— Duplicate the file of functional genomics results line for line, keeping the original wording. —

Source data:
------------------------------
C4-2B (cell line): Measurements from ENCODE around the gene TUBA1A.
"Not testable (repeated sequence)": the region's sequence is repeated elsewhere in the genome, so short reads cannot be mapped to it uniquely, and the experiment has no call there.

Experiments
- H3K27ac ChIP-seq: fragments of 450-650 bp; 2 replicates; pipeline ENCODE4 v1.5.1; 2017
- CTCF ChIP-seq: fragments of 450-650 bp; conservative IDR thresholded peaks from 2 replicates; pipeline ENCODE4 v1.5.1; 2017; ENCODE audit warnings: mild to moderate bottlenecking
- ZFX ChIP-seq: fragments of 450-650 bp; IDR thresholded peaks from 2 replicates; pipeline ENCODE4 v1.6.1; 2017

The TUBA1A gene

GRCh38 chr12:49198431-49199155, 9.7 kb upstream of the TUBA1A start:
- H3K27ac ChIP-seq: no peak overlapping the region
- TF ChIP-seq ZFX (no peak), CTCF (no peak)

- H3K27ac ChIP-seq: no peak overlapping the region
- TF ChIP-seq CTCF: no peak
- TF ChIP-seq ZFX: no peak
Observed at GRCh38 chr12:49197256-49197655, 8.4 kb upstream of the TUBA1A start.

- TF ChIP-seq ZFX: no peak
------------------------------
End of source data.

C4-2B (cell line): Measurements from ENCODE around the gene TUBA1A.
"Not testable (repeated sequence)": the region's sequence is repeated elsewhere in the genome, so short reads cannot be mapped to it uniquely, and the experiment has no call there.

Experiments
- H3K27ac ChIP-seq: fragments of 450-650 bp; 2 replicates; pipeline ENCODE4 v1.5.1; 2017
- CTCF ChIP-seq: fragments of 450-650 bp; conservative IDR thresholded peaks from 2 replicates; pipeline ENCODE4 v1.5.1; 2017; ENCODE audit warnings: mild to moderate bottlenecking
- ZFX ChIP-seq: fragments of 450-650 bp; IDR thresholded peaks from 2 replicates; pipeline ENCODE4 v1.6.1; 2017

The TUBA1A gene

GRCh38 chr12:49198431-49199155, 9.7 kb upstream of the TUBA1A start:
- H3K27ac ChIP-seq: no peak overlapping the region
- TF ChIP-seq ZFX (no peak), CTCF (no peak)

- H3K27ac ChIP-seq: no peak overlapping the region
- TF ChIP-seq CTCF: no peak
- TF ChIP-seq ZFX: no peak
Observed at GRCh38 chr12:49197256-49197655, 8.4 kb upstream of the TUBA1A start.

- TF ChIP-seq ZFX: no peak